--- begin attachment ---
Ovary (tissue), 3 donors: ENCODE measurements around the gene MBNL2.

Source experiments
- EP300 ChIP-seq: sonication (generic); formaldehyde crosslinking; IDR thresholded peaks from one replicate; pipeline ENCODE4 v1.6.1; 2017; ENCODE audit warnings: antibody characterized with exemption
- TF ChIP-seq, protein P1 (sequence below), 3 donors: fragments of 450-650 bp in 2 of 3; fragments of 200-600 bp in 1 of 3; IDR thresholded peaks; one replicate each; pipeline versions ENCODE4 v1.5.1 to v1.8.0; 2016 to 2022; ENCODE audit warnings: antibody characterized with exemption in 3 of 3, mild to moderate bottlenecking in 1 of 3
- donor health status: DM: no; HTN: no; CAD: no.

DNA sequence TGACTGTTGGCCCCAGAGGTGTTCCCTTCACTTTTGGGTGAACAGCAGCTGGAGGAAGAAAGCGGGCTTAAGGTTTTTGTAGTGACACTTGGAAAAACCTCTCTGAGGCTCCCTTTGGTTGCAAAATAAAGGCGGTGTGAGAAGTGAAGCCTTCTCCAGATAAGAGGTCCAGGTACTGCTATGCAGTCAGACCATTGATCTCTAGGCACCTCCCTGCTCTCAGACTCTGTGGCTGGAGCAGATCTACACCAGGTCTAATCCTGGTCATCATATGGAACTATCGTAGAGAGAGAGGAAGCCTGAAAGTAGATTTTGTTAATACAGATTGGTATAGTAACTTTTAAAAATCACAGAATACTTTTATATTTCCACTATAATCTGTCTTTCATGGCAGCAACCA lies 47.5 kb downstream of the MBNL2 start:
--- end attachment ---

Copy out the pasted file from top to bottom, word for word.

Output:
Ovary (tissue), 3 donors: ENCODE measurements around the gene MBNL2.

Source experiments
- EP300 ChIP-seq: sonication (generic); formaldehyde crosslinking; IDR thresholded peaks from one replicate; pipeline ENCODE4 v1.6.1; 2017; ENCODE audit warnings: antibody characterized with exemption
- TF ChIP-seq, protein P1 (sequence below), 3 donors: fragments of 450-650 bp in 2 of 3; fragments of 200-600 bp in 1 of 3; IDR thresholded peaks; one replicate each; pipeline versions ENCODE4 v1.5.1 to v1.8.0; 2016 to 2022; ENCODE audit warnings: antibody characterized with exemption in 3 of 3, mild to moderate bottlenecking in 1 of 3
- donor health status: DM: no; HTN: no; CAD: no.

DNA sequence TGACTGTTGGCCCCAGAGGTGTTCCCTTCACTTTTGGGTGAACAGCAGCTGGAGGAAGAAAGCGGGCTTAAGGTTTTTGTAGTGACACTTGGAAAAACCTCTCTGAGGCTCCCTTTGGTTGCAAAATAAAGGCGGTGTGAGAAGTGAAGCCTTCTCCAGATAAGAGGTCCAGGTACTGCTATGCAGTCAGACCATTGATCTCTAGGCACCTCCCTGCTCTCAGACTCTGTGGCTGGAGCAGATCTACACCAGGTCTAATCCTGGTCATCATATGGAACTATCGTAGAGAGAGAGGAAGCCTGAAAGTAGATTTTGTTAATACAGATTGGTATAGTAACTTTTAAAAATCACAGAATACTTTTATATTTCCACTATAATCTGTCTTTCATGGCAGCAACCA lies 47.5 kb downstream of the MBNL2 start: